A key part of growing up is learning how to care for and maintain your belongings, and with the type equipment hockey has, there is a significant opportunity for players to see for themselves the effects of poor versus proper care of their gear.
Whether it’s academic success, a healthy lifestyle or success in the business world, there is little doubt that playing sports, especially for those that continue through high school, is associated with a positive impact on players’ futures.
Ask adults who played sports themselves and it’s easy to find stories of how athletics teach the values of hard work, overcoming adversity and being a good teammate or leader.
Many of these lessons occur while on the ice or other playing field, but there are also a number of critical life lessons that take place off the ice. Here are five things parents and coaches can help kids learn off the ice this season.
Actions Speak Loudly
Children are typically very good at learning by watching others. Yet, they often fail to realize that people are watching them as well.
Sports can play a critical role in helping athletes learn the importance of non-verbal communication. Whether it’s making eye contact with coaches, body language on the bench or reactions to mistakes on the ice, reminding young players how their actions communicate to their teammates and learning how to do so in a positive way is a huge part of youth hockey.
Whether you’re five or 55, being criticized is not fun. In fact, it’s usually the opposite.
But it is also often unavoidable. If your goal is to be the best you can be, it may even be necessary.
The Positive Coaching Alliance does a great job of providing youth coaches with tools such as the Criticism Sandwich, ELM Tree of Mastery and Filling Emotional Tanks to ensure kids have a positive experience while making mistakes and receiving criticism. These concepts also help young players grasp that criticism is targeted at a certain behavior or action, not the person, and the intent is to improve performance.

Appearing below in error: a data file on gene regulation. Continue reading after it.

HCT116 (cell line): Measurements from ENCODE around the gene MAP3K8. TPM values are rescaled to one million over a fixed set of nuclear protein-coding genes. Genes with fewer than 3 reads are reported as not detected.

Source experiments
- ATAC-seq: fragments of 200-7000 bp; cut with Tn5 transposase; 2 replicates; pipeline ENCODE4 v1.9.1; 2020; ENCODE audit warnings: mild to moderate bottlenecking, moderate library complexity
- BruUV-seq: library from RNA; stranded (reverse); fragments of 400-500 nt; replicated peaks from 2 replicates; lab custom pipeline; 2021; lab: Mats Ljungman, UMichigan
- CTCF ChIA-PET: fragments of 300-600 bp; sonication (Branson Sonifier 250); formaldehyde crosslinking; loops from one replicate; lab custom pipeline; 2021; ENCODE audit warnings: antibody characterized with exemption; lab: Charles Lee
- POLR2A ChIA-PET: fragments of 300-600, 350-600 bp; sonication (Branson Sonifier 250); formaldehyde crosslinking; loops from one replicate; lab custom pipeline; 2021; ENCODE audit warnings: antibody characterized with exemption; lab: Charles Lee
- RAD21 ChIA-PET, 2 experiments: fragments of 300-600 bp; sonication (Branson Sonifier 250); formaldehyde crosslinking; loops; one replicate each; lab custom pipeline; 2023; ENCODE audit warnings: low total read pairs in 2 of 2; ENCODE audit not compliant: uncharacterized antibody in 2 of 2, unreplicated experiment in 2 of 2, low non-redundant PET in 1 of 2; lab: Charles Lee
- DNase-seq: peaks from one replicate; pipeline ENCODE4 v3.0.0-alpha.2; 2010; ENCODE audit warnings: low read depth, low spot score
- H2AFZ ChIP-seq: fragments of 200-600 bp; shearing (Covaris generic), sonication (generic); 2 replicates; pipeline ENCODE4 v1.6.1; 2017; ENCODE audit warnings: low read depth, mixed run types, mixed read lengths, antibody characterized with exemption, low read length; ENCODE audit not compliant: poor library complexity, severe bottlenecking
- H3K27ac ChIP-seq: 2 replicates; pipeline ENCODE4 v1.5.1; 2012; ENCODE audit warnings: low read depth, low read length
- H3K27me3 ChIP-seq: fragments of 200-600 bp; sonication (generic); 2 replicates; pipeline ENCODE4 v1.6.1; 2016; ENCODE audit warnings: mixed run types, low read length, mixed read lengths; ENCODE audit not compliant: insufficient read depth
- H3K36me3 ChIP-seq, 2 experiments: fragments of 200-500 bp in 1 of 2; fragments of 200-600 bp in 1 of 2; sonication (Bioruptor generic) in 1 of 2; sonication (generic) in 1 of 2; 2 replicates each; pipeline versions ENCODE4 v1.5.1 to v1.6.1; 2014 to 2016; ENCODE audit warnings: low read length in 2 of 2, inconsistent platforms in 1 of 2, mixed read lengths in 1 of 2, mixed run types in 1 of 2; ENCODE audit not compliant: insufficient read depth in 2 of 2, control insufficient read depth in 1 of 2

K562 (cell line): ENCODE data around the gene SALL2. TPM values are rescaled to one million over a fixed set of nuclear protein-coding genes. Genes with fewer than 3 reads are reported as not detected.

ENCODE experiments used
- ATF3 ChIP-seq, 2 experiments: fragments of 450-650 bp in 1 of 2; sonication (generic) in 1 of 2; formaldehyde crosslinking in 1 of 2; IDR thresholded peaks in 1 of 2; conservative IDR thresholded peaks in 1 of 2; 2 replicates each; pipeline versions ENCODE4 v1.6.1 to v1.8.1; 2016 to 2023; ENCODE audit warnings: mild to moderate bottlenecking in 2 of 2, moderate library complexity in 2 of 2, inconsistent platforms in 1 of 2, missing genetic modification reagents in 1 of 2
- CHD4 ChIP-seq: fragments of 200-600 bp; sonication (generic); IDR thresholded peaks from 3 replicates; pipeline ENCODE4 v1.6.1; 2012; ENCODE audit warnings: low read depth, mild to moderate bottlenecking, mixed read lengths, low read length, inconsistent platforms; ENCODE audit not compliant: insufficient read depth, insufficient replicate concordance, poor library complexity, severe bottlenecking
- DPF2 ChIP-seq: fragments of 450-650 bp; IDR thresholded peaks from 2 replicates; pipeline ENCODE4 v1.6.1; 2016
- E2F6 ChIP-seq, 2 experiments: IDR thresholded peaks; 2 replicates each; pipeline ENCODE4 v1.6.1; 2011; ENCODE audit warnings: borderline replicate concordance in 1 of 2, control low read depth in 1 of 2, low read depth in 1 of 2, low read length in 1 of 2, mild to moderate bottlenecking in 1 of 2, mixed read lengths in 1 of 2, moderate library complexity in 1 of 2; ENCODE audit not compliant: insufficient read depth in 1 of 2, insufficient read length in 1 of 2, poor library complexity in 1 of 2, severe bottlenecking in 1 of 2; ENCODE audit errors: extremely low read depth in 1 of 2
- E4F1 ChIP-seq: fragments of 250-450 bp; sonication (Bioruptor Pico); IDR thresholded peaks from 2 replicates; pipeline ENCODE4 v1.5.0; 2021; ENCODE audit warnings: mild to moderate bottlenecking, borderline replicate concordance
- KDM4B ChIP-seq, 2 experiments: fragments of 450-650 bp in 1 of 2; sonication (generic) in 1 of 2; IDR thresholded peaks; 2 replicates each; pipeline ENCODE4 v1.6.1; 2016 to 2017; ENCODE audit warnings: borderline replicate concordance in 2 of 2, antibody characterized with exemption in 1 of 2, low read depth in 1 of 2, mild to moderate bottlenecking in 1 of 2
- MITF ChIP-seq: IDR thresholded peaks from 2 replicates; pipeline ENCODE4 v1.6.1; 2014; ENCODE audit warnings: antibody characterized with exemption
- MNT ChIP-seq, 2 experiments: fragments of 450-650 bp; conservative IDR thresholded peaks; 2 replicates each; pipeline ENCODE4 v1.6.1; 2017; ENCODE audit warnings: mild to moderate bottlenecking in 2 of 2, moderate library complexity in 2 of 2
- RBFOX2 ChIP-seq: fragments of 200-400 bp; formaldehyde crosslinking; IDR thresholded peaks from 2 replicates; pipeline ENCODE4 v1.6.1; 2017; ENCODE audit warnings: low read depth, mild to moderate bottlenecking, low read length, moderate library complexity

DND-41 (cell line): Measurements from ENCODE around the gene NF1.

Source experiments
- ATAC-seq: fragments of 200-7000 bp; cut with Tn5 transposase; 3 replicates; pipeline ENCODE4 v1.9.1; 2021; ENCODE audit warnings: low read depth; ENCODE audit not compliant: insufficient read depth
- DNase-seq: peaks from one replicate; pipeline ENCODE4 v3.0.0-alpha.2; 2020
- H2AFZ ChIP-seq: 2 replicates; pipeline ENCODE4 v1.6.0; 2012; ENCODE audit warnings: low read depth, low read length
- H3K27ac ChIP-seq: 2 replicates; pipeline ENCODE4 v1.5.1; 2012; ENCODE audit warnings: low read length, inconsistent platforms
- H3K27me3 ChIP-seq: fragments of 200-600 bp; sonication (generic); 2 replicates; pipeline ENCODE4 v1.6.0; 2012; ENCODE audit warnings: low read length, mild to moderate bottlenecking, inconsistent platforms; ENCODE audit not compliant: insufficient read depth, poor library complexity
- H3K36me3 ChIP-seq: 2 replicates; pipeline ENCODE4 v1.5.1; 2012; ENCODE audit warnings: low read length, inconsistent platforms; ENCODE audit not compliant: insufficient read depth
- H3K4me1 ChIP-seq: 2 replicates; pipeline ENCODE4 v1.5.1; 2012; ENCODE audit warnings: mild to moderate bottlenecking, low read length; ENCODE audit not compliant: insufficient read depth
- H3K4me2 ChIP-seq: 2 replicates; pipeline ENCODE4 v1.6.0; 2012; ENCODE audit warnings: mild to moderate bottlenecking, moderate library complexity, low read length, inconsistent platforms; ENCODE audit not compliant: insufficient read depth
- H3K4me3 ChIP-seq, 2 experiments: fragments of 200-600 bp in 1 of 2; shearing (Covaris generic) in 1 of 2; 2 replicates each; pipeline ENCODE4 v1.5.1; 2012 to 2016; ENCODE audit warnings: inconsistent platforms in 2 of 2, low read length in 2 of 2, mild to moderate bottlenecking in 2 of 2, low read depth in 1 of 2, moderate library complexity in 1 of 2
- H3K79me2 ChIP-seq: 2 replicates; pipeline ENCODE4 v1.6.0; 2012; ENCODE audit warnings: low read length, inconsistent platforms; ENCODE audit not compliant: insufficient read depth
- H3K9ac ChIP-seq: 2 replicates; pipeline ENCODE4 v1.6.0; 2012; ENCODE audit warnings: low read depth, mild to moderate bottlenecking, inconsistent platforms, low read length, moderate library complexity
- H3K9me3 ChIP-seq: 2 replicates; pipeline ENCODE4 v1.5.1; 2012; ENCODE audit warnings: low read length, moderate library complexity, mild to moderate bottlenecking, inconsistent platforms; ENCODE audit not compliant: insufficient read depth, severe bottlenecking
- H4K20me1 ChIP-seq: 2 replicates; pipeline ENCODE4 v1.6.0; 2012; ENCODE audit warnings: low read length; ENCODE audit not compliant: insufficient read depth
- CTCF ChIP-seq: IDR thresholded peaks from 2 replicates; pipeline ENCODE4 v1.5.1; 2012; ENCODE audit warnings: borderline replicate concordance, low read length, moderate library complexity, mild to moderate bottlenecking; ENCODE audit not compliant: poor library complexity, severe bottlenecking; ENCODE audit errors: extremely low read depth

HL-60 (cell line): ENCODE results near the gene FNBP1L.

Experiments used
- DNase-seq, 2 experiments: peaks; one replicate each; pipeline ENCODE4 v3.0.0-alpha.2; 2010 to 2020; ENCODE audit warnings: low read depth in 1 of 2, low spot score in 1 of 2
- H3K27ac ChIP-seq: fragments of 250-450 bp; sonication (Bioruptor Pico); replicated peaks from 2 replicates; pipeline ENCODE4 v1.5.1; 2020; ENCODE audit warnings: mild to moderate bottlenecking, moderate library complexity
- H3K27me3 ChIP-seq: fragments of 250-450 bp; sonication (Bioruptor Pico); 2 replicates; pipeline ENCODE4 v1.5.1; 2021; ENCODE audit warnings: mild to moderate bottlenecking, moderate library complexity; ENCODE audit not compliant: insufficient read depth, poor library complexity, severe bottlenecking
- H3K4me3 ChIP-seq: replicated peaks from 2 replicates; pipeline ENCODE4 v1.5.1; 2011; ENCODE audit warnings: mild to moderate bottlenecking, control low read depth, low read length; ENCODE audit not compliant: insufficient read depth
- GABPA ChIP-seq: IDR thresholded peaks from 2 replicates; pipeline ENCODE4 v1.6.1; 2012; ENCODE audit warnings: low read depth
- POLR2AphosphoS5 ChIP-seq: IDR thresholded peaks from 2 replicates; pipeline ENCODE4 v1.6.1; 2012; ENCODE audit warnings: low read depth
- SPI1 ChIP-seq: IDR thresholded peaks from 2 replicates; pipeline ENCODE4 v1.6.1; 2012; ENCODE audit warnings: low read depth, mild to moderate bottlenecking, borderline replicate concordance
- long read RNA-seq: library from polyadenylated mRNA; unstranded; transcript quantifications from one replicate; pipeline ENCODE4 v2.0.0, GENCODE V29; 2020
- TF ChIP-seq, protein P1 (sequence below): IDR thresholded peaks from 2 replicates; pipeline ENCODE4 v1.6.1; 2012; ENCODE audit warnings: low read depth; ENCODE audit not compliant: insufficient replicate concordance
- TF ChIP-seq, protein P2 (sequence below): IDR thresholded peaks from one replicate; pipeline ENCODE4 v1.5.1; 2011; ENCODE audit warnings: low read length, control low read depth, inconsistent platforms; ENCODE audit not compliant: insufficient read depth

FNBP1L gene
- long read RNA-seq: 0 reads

This distinction is key to maintaining confidence and self-esteem later in life when criticism may not feel like its intended to be constructive. Sports can help young people understand how to manage their response to criticism by others and use it to motivate themselves in positive way.
As players get older and reach higher levels of hockey, it’s common for coaches to place more emphasis on areas such as strength training, sleep, nutrition, hydration, etc. Good habits in each of these areas are linked to enhanced performance in sports and a greater likelihood of healthy habits later in life.
A key reason why athletes often continue that active lifestyle is also an under-appreciated lesson of sports: self-awareness.
Once players see and feel firsthand the impact getting enough sleep, staying hydrated and being in good shape has on athletic performance, it’s only a matter of time until they realize those things have a similar positive effect in areas like taking tests, giving a speech or an interview.
One of the keys to success in any facet of life is knowing how to work with other people towards achieving a common goal. This isn’t always easy because every person is different, and those differences can lead to conflict.
Good teammates (and leaders) are aware of situations that may cause conflict, understand how to diffuse unnecessary conflict and resolve types of conflict that must be dealt with.
Athletes in team sports are frequently exposed to a range of conflict from minor issues like who had a certain place in line for a drill to serious incidents like bullying or hazing. Regardless of the severity, each situation provides an opportunity for young players to learn strategies such as dealing with conflict early (before it escalates!), managing emotions, showing empathy and looking for win-win resolutions.
Have you ever felt your son or daughter cares more about their stick’s tap job than their math homework?
While that is undoubtedly frustrating as a parent as you try to instill a high level of effort in school, there is a silver lining. Your young athlete is showing signs of caring for their equipment.
Many young kids have a tendency to leave a path of wreckage like a tornado everywhere they go. A key part of growing up is learning how to care for and maintain your belongings, and with the type equipment hockey has, there is a significant opportunity for players to see for themselves the effects of poor vs. proper care of their gear.
So don’t be afraid to put your player in charge of tasks such as airing out equipment at night or knowing when to get skates sharpened. These can be great first steps towards taking care of much bigger and more expensive items like a car or house.